The plan was the first complete, coordinated study of the city's transportation system since the 1980s. As I said earlier, it was not based on the premise that we can pave and widen our way out of all congestion. We have to be strategic about new roads, technology, trail systems, transit and trolley. We also have to be smart about how we use the streets and transportation system we already have. We will continue to make improvements at intersections, adding more turn lanes and new medians in strategic locations to greatly improve traffic flow. Our Intelligent Transportation Systems, the sophisticated signal timing systems now monitored at our Transportation Management Center, can speed trips by 8 to 25 percent and improve the carrying capacity of existing roads. We will continue to improve our Intelligent Transportation System capabilities.
Letís not assume that we have to tear down homes and destroy neighborhoods to improve our transportation system.
The cityís plan identifies about $1 billion in transportation projects that will be needed over the next 20 years. The Transportation Commission is now prioritizing those projects. The major question is not surprising - how do we pay for them? A significant amount of the funding will come from the current two-tenths city sales tax dedicated to transportation. But we will also need other sources for funding. And we will continue to look for all opportunities to speed up regional, state or federal funding for projects that serve our city.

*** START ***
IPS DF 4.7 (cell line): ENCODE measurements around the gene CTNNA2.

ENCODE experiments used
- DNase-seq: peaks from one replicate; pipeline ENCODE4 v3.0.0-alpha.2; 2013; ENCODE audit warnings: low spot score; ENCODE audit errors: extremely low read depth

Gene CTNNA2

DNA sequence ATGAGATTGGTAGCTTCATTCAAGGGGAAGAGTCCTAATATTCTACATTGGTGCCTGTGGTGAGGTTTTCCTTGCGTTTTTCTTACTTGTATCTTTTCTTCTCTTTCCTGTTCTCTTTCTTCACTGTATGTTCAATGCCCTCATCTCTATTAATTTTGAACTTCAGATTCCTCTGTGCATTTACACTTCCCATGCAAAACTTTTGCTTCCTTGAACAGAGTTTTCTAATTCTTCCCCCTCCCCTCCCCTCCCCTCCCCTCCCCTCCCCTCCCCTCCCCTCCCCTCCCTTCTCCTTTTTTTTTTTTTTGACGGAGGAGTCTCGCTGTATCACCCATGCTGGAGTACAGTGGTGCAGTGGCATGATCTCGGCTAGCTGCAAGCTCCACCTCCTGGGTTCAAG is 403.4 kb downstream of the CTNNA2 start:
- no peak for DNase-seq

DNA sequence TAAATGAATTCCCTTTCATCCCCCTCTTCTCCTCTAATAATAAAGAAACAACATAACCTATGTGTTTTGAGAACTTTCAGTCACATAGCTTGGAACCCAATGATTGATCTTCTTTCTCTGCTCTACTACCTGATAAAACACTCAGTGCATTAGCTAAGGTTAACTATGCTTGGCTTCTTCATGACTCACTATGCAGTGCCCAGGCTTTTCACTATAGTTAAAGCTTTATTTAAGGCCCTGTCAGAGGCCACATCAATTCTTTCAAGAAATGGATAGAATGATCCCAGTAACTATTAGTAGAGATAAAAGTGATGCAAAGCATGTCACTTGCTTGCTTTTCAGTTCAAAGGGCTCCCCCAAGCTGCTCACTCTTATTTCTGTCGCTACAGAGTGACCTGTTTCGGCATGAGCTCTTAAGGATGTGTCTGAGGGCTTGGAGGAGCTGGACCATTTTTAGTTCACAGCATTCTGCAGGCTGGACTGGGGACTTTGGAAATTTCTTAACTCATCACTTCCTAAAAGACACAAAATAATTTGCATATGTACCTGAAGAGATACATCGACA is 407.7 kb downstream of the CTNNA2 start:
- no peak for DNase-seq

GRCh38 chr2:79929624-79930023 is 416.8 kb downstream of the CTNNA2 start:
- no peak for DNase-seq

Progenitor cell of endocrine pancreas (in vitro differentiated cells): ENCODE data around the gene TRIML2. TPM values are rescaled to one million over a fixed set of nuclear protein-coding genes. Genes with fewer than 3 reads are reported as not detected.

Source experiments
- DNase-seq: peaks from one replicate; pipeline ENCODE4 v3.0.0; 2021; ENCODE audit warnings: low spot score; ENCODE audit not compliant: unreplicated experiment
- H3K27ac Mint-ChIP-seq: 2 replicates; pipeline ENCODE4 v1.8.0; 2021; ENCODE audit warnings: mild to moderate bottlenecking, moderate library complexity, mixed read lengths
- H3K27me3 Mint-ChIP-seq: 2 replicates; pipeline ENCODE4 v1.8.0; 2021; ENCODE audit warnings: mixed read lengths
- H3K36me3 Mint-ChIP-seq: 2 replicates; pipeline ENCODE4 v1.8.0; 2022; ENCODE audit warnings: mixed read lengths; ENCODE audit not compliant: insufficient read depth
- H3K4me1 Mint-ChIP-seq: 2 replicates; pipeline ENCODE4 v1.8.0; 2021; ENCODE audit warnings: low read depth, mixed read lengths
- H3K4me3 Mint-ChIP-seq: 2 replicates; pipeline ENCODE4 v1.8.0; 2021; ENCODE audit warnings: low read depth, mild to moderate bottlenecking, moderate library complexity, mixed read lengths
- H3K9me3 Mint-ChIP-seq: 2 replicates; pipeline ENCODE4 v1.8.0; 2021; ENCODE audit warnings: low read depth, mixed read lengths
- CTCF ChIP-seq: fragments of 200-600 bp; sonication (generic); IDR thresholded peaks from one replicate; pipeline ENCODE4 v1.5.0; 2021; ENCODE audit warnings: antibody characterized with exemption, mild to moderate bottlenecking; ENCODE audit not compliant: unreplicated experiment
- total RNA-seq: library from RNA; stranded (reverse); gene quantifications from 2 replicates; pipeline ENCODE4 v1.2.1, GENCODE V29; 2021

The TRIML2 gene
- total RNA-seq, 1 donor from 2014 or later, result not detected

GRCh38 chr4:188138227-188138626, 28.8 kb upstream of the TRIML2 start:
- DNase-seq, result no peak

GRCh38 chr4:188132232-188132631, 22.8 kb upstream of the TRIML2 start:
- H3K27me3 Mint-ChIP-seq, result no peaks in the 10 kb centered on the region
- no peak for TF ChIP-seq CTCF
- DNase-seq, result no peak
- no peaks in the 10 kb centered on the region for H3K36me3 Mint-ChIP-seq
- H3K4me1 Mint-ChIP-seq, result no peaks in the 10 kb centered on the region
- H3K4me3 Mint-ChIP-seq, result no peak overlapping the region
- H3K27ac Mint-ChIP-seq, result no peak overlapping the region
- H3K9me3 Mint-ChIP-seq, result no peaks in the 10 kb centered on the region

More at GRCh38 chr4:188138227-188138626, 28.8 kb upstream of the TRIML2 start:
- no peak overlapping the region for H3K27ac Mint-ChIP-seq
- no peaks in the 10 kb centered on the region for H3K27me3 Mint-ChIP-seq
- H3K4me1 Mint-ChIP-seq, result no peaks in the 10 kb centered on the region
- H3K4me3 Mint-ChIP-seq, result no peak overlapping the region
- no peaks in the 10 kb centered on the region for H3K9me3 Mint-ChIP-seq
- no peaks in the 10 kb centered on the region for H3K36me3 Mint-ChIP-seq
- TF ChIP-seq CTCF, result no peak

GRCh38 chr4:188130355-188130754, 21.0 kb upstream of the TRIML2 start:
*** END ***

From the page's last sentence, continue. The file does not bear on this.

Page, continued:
On the Pima Freeway, for instance, as the Vice Chairman of the Maricopa Association of Governments - or MAG, I was able to help in getting the time frames moved up for construction of HOV lanes, funded by the countywide half-cent sales tax. The lanes should be completed next year. Because they will move more people during peak periods, the lanes are expected to improve the peak- hour capacity of the freeway by 33 percent.
The state also is planning to add two more general purpose lanes to the Pima Freeway. Fortunately, the design work has also been expedited and is occurring now. In addition, we are scheduled to receive regional dollars to help with some of our planned solutions for congestion in the Airpark area. That is a priority!
But the timing of construction is always an issue. Funding to build these many projects is scheduled years in the future. In the past Scottsdale has been creative and able to get some acceleration of regional funding for projects. In my role at MAG I will continue to look for all opportunities to accelerate projects beneficial to Scottsdale.
As you may know, earlier this year we were able to make more improvements to the Scottsdale Trolley system.